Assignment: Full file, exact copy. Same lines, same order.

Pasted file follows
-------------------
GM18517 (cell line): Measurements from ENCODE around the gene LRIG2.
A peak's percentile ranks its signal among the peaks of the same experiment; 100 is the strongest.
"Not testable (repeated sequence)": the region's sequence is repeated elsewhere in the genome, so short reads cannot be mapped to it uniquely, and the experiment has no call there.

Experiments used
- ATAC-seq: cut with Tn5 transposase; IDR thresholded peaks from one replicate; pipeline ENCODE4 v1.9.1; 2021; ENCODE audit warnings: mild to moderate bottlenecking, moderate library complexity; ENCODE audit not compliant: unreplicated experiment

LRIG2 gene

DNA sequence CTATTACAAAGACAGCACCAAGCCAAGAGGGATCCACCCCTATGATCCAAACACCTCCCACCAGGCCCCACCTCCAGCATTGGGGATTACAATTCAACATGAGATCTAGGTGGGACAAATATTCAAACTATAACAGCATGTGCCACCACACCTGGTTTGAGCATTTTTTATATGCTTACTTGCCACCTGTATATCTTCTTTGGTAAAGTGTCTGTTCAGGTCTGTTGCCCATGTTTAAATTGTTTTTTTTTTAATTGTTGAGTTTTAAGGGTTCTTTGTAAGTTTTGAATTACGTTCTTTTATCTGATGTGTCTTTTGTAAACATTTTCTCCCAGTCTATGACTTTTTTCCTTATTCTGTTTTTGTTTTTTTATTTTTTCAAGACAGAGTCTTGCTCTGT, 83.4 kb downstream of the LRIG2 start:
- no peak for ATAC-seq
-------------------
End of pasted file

GM18517 (cell line): Measurements from ENCODE around the gene LRIG2.
A peak's percentile ranks its signal among the peaks of the same experiment; 100 is the strongest.
"Not testable (repeated sequence)": the region's sequence is repeated elsewhere in the genome, so short reads cannot be mapped to it uniquely, and the experiment has no call there.

Experiments used
- ATAC-seq: cut with Tn5 transposase; IDR thresholded peaks from one replicate; pipeline ENCODE4 v1.9.1; 2021; ENCODE audit warnings: mild to moderate bottlenecking, moderate library complexity; ENCODE audit not compliant: unreplicated experiment

LRIG2 gene

DNA sequence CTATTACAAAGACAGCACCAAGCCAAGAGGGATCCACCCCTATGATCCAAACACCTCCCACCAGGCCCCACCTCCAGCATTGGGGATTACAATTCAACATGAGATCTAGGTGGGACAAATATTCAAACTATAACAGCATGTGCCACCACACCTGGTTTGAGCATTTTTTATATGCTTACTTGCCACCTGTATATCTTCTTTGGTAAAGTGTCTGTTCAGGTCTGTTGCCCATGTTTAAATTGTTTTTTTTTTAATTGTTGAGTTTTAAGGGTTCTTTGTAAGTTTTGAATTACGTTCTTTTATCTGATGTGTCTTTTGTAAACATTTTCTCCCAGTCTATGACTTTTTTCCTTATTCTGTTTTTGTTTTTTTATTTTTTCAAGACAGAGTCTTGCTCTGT, 83.4 kb downstream of the LRIG2 start:
- no peak for ATAC-seq